President Woodrow Wilson opposed creation of an international justice tribunal because it would violate the “sovereignty principle” that governments were responsible for punishing crimes against the people they ruled.
As related by Robertson, Wilson reasoned that Armenians “were Ottoman subjects, and their suffering at the hands of their own government would have to be punished by their own government – present or future – if they were to be punished at all.”
We know how that’s worked out—at least, so far.
Despite a century of disappointment and insults, Armenians are making real gains in achieving international recognition of the Genocide. Response to this year’s centennial commemoration has been overwhelming.
Turkey’s churlish attempts to draw attention away from the Genocide memorial in April fell flat while Armenia’s pleas for recognition generated a wave of support from around the world.
The European Union adopted a resolution recognizing the Genocide while urging Turkey to do the same. Pope Francis also called on Turkey to tell the truth, and he celebrated a mass in memory of the Genocide’s victims. The president of Germany, Turkey’s war-time ally, called the Genocide by its rightful name and admitted German complicity.
It is very nearly possible now to declare that no civilized nation tolerates Turkey’s lies and evasions. Unfortunately, there are two notable exceptions: The United Kingdom and the United States.
Both continue to avoid using the words genocide and Armenian in the same sentence. Contrast the courage of Germany’s president with our own President Obama, who broke his pledge to recognize the Genocide and turned down an invitation to attend this year’s Genocide commemoration at the National Cathedral in Washington, D.C.
Vice President Biden did attend. Like Obama, he was once a vigorous advocate for Armenians and for truth about the Genocide. But he sat in silence throughout the memorial ceremony and left immediately after. He declined to speak to the gathering or to exchange more than polite greetings with the president of Armenia.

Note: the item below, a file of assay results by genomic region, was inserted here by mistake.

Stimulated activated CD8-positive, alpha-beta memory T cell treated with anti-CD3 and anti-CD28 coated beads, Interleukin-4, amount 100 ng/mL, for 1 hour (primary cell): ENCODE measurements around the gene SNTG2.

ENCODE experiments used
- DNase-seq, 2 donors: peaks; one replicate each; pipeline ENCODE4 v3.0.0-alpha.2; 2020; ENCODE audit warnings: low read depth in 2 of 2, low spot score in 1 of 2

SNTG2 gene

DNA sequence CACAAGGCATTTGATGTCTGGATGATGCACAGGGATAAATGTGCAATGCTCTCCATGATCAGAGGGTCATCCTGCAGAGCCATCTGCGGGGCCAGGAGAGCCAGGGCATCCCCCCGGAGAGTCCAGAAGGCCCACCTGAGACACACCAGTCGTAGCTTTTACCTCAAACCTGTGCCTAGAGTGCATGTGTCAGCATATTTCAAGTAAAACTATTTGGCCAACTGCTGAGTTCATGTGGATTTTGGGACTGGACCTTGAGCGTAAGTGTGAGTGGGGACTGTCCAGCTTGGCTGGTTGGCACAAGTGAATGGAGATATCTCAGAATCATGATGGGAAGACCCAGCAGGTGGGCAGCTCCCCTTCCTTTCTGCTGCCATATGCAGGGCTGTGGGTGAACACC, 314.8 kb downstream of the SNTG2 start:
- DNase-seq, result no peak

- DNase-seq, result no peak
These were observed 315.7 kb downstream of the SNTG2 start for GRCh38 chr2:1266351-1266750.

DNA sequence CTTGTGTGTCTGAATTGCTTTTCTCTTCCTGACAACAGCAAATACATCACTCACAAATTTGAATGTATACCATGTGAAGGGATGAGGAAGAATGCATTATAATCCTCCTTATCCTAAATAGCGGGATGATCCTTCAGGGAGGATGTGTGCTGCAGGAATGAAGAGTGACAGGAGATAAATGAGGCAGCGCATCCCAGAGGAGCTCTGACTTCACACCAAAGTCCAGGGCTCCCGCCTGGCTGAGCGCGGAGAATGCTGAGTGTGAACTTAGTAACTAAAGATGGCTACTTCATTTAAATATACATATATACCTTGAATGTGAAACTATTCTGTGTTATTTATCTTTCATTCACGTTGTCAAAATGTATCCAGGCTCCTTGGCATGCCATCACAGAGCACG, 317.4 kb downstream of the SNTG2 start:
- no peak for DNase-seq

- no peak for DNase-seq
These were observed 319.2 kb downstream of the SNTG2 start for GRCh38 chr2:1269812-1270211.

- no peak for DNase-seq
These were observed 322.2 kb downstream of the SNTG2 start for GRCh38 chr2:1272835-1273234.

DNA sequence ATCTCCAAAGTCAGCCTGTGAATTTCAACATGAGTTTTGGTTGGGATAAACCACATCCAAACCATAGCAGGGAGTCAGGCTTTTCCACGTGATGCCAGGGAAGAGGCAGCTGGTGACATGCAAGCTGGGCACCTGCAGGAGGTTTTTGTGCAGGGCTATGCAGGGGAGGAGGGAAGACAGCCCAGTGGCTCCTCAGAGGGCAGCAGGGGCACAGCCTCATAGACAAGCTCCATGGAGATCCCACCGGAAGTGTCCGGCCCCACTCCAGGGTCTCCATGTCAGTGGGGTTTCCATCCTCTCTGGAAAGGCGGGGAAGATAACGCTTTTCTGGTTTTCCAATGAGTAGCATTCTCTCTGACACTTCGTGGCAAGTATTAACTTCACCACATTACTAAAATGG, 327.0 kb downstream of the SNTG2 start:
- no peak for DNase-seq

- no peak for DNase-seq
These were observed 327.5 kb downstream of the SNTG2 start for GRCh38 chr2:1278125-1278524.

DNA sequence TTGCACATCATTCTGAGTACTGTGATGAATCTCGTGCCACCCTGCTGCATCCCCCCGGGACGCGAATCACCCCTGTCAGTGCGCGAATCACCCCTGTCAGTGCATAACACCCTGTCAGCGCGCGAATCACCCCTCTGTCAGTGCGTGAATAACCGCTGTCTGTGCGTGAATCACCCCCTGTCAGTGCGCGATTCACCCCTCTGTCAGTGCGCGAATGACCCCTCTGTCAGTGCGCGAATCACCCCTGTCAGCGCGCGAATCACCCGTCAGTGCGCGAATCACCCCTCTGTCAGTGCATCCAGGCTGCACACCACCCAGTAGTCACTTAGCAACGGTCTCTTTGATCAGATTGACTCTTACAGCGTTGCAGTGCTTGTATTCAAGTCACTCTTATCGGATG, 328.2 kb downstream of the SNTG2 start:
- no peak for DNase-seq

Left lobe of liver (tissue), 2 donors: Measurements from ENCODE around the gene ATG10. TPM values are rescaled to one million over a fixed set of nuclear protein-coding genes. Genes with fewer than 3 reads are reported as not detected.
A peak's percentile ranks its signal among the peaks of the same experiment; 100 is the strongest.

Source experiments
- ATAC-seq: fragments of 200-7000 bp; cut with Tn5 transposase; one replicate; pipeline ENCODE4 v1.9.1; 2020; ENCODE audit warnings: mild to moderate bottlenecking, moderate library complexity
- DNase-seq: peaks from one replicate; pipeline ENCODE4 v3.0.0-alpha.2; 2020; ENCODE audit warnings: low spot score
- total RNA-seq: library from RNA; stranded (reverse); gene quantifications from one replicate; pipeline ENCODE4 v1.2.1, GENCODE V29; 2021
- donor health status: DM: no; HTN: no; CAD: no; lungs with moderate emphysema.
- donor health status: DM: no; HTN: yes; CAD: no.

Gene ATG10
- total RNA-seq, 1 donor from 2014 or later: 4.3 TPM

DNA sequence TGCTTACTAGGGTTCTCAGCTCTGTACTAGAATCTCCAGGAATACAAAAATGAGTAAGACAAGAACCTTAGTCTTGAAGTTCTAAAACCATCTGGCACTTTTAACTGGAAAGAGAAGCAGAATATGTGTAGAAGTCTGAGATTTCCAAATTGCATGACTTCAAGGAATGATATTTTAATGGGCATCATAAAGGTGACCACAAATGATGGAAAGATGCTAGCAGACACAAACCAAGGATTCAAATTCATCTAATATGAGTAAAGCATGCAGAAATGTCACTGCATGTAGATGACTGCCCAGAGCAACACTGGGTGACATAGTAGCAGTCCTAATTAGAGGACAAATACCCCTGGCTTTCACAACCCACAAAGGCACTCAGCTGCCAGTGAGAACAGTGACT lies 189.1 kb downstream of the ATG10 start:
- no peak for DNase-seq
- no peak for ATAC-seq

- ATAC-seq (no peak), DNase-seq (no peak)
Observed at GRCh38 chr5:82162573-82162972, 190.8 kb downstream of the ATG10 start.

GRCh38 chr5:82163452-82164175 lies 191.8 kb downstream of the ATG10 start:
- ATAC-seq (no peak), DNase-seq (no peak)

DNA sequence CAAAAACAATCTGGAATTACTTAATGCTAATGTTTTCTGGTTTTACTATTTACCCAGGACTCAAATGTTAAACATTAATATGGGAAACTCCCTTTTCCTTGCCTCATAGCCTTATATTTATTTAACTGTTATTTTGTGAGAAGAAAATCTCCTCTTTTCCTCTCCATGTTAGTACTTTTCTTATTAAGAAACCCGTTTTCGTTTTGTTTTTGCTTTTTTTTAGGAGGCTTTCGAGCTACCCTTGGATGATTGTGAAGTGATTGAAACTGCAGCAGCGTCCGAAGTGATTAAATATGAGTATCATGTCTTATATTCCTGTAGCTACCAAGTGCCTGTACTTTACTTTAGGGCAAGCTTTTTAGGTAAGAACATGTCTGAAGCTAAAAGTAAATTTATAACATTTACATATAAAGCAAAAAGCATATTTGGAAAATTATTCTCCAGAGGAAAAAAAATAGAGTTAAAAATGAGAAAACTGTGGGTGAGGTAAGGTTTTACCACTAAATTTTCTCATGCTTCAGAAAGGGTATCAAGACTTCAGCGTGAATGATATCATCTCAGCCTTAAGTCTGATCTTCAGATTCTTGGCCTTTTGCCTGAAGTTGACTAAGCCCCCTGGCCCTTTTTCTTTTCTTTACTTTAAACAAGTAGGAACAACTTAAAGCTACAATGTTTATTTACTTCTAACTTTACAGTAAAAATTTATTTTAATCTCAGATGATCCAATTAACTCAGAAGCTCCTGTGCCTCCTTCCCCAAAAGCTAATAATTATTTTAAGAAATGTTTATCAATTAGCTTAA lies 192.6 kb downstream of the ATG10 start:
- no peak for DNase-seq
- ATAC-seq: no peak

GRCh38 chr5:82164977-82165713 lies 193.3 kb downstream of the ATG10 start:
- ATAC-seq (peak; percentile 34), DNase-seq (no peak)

This is very much in line with the Administration’s insistence on not offending a vital ally. American presidents have followed this crooked path to disappointment for decades. Not long ago, for example, Obama thought he’d persuaded Turkey to join the fight against ISIS. Instead, it attacked the Kurds who were fighting ISIS.
Obama’s abandonment has been so disappointing that some Armenians have suggested there’s little point pressing this year’s presidential candidates for their position on the Genocide. I think it’s more important than ever given the momentum at work.
As an American, I certainly don’t want my country to become an outlier as the world evolves toward zero-tolerance for genocide. What’s at stake is much more than embarrassment.
If President Wilson had shown more gumption, the Armenian Genocide could have been a powerful and far-reaching force for international justice and human rights in the wake of World War One. Instead, Hitler was encouraged by the world’s passivity. Robertson reminds us of this with the cover quote: “Who now remembers the Armenians?”
He also reminds us that the truth of this quote is so powerful that Turkey and its denialist clients insist Hitler never said it. He did. You could look it up.
Unless, of course, you’re in Turkey.